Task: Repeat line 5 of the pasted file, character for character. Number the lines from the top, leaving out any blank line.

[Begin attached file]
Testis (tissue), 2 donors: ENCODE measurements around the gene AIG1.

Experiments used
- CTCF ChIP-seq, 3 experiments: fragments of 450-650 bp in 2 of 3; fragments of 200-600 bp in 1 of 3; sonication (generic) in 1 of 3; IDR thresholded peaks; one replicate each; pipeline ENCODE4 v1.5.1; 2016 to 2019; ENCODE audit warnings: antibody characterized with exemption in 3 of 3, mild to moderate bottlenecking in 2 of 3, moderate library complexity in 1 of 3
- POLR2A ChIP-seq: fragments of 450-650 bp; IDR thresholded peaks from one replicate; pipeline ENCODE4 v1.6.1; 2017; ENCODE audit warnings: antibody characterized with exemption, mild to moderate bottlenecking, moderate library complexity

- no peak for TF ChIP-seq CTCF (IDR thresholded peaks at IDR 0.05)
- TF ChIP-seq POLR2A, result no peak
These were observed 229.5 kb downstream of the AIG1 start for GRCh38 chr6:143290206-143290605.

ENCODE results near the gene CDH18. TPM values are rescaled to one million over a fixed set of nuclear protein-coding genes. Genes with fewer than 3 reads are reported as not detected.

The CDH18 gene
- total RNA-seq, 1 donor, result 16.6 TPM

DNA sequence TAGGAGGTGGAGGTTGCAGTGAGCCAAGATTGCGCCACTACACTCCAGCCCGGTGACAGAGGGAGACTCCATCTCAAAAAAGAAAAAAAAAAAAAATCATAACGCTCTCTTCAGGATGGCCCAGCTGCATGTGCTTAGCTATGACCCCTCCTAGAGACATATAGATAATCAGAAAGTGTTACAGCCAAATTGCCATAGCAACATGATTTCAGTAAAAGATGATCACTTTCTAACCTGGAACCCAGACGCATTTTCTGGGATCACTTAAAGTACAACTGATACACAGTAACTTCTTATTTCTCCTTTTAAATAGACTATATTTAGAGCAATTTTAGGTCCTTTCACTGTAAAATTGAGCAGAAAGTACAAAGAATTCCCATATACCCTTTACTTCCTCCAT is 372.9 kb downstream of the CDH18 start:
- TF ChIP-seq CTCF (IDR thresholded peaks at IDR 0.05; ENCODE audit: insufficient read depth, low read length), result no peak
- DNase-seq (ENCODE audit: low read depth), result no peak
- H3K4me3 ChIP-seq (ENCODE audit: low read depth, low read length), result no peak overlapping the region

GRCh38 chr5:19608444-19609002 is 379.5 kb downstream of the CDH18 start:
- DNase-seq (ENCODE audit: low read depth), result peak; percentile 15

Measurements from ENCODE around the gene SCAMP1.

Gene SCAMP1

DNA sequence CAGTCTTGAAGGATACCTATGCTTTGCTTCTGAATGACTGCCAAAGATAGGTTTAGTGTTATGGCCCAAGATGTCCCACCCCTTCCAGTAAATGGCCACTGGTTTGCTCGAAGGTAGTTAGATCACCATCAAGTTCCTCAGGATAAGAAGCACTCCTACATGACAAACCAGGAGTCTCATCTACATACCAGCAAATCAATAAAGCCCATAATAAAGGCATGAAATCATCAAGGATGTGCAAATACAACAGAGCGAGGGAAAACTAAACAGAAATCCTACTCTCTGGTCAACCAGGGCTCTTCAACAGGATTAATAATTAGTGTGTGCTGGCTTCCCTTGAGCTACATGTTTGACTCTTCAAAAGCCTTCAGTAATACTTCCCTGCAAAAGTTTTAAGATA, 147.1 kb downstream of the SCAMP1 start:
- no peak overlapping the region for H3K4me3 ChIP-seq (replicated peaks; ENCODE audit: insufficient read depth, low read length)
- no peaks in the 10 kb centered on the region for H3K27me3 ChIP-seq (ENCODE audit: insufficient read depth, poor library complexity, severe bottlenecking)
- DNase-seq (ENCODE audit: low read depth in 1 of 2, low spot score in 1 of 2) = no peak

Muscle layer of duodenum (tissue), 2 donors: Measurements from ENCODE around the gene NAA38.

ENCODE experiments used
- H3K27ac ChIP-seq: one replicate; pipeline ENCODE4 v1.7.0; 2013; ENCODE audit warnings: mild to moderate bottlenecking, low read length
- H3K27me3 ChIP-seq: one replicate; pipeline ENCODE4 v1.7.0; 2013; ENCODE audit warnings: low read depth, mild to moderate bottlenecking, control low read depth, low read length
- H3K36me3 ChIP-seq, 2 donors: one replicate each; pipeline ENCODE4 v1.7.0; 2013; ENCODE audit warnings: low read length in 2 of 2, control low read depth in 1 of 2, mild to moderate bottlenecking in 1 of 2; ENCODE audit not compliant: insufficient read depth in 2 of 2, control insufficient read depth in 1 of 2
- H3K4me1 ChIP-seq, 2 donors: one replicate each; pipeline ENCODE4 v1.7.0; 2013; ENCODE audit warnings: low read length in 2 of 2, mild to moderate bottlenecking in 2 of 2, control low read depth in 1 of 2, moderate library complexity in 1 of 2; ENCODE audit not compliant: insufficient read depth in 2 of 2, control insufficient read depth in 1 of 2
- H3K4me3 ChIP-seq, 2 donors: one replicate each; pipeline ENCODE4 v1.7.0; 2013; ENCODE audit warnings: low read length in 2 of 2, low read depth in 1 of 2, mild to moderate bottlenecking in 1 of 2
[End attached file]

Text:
- no peak for TF ChIP-seq CTCF (IDR thresholded peaks at IDR 0.05)